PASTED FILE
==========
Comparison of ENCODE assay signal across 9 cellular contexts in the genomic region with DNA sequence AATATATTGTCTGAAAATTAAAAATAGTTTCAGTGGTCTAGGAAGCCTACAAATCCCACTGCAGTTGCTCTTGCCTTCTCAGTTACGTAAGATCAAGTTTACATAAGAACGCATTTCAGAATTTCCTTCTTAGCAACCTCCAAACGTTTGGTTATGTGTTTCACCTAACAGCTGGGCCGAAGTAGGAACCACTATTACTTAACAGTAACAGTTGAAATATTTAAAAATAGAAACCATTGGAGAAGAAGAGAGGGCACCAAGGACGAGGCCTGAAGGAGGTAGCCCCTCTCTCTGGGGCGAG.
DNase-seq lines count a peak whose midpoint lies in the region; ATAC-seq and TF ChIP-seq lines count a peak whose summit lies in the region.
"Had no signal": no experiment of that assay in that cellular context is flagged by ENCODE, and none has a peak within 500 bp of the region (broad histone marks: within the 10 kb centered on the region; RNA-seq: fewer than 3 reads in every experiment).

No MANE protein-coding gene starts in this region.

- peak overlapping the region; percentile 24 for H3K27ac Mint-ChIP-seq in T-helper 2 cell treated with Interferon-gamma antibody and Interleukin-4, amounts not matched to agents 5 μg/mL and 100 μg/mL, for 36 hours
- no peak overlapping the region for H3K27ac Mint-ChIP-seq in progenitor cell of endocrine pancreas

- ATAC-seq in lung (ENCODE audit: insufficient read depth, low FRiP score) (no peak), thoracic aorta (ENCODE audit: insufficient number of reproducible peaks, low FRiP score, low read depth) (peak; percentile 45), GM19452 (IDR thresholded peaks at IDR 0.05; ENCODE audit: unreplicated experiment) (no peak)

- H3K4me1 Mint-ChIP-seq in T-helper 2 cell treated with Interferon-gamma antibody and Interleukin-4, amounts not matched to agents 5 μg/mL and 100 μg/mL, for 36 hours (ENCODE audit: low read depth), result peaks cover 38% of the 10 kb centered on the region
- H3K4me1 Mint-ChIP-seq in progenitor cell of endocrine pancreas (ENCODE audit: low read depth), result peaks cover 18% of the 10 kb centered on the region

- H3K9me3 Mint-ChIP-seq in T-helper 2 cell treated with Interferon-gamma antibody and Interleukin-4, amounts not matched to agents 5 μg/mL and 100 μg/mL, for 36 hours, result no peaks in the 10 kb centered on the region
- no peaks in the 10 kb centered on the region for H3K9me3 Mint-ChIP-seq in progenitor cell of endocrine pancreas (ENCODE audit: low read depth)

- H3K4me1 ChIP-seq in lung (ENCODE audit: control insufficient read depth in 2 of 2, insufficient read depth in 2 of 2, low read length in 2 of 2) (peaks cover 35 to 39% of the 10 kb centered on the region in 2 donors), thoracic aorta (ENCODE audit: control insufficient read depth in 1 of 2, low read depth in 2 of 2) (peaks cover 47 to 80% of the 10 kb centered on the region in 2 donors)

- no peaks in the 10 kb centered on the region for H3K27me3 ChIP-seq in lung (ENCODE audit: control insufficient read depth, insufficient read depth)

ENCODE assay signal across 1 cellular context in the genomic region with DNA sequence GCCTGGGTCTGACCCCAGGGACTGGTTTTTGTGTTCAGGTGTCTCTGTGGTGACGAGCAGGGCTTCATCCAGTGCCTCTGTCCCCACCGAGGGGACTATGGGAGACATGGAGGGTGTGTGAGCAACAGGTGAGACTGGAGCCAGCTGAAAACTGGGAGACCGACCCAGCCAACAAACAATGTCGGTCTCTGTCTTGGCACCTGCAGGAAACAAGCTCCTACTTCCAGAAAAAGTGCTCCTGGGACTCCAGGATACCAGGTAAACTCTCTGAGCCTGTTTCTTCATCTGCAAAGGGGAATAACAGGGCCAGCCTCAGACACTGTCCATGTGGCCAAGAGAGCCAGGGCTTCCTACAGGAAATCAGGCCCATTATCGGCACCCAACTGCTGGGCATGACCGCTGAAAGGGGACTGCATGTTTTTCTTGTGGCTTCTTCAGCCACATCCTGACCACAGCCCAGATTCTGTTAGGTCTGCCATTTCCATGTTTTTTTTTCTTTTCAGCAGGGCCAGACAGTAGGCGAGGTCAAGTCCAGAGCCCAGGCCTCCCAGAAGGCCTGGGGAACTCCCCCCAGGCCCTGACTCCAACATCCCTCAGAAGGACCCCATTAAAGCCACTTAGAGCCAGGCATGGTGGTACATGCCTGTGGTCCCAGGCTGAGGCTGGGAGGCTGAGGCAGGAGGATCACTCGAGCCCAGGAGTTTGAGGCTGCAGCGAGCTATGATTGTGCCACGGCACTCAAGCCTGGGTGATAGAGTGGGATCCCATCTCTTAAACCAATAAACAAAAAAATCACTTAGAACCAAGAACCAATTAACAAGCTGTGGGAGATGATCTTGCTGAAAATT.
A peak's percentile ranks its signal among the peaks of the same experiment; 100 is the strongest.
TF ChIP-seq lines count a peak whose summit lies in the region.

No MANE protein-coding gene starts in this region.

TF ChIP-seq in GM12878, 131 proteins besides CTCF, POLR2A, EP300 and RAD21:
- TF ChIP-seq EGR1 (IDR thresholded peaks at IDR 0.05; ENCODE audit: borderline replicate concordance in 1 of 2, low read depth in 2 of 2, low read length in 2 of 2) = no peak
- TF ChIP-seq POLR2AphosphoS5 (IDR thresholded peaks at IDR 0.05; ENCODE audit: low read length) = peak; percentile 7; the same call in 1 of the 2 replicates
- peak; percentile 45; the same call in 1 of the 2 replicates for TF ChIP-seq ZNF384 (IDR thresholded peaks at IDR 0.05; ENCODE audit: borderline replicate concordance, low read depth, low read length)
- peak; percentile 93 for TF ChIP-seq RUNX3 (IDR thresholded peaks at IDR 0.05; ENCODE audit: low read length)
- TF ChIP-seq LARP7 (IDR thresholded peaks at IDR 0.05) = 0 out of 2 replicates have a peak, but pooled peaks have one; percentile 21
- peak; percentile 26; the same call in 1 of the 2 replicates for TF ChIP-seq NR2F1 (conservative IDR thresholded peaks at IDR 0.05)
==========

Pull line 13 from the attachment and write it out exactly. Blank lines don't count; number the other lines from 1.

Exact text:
- no peaks in the 10 kb centered on the region for H3K27me3 ChIP-seq in lung (ENCODE audit: control insufficient read depth, insufficient read depth)